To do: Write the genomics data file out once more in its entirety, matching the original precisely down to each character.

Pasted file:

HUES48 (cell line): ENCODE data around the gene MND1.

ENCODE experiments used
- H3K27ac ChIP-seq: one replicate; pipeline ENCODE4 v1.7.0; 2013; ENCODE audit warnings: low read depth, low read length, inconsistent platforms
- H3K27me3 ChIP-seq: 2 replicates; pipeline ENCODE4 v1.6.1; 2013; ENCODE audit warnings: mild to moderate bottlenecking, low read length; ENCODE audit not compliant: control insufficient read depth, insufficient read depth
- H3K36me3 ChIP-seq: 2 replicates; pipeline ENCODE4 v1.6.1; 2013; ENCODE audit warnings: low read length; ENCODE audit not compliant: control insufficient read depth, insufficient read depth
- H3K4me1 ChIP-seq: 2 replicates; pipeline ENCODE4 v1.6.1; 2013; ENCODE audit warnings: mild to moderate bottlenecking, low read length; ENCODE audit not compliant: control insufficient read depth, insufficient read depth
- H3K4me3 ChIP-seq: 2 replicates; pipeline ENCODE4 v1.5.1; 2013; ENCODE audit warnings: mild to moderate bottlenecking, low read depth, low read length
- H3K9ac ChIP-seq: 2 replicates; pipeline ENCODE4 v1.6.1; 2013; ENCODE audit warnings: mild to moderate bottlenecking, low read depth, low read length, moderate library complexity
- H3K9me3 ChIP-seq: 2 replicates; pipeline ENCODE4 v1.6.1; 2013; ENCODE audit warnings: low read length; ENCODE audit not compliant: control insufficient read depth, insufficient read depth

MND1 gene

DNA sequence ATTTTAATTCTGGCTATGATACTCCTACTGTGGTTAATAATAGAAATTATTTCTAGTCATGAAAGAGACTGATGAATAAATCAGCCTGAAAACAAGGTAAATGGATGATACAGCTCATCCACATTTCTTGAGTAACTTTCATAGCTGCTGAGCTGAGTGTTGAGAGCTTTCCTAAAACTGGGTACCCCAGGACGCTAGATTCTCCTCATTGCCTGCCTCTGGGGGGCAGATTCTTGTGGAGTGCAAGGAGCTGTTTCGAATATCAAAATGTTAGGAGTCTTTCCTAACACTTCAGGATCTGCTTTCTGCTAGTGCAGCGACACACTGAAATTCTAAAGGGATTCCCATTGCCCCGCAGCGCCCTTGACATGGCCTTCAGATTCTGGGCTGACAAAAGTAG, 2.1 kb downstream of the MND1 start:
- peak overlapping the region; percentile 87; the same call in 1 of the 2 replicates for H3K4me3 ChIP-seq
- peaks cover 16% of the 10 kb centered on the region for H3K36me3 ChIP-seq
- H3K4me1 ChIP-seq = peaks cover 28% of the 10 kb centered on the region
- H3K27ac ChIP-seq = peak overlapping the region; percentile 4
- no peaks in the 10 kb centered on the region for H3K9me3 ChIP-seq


HUES48 (cell line): ENCODE data around the gene MND1.

ENCODE experiments used
- H3K27ac ChIP-seq: one replicate; pipeline ENCODE4 v1.7.0; 2013; ENCODE audit warnings: low read depth, low read length, inconsistent platforms
- H3K27me3 ChIP-seq: 2 replicates; pipeline ENCODE4 v1.6.1; 2013; ENCODE audit warnings: mild to moderate bottlenecking, low read length; ENCODE audit not compliant: control insufficient read depth, insufficient read depth
- H3K36me3 ChIP-seq: 2 replicates; pipeline ENCODE4 v1.6.1; 2013; ENCODE audit warnings: low read length; ENCODE audit not compliant: control insufficient read depth, insufficient read depth
- H3K4me1 ChIP-seq: 2 replicates; pipeline ENCODE4 v1.6.1; 2013; ENCODE audit warnings: mild to moderate bottlenecking, low read length; ENCODE audit not compliant: control insufficient read depth, insufficient read depth
- H3K4me3 ChIP-seq: 2 replicates; pipeline ENCODE4 v1.5.1; 2013; ENCODE audit warnings: mild to moderate bottlenecking, low read depth, low read length
- H3K9ac ChIP-seq: 2 replicates; pipeline ENCODE4 v1.6.1; 2013; ENCODE audit warnings: mild to moderate bottlenecking, low read depth, low read length, moderate library complexity
- H3K9me3 ChIP-seq: 2 replicates; pipeline ENCODE4 v1.6.1; 2013; ENCODE audit warnings: low read length; ENCODE audit not compliant: control insufficient read depth, insufficient read depth

MND1 gene

DNA sequence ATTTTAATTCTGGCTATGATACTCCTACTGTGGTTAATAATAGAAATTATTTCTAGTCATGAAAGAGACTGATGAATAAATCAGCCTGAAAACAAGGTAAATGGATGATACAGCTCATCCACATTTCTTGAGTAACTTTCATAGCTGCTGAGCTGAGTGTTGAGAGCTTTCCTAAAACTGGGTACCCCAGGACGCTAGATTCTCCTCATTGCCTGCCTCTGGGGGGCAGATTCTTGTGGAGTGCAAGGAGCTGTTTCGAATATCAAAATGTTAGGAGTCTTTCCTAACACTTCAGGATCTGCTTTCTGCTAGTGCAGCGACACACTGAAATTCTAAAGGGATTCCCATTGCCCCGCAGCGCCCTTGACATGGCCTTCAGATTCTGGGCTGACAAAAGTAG, 2.1 kb downstream of the MND1 start:
- peak overlapping the region; percentile 87; the same call in 1 of the 2 replicates for H3K4me3 ChIP-seq
- peaks cover 16% of the 10 kb centered on the region for H3K36me3 ChIP-seq
- H3K4me1 ChIP-seq = peaks cover 28% of the 10 kb centered on the region
- H3K27ac ChIP-seq = peak overlapping the region; percentile 4
- no peaks in the 10 kb centered on the region for H3K9me3 ChIP-seq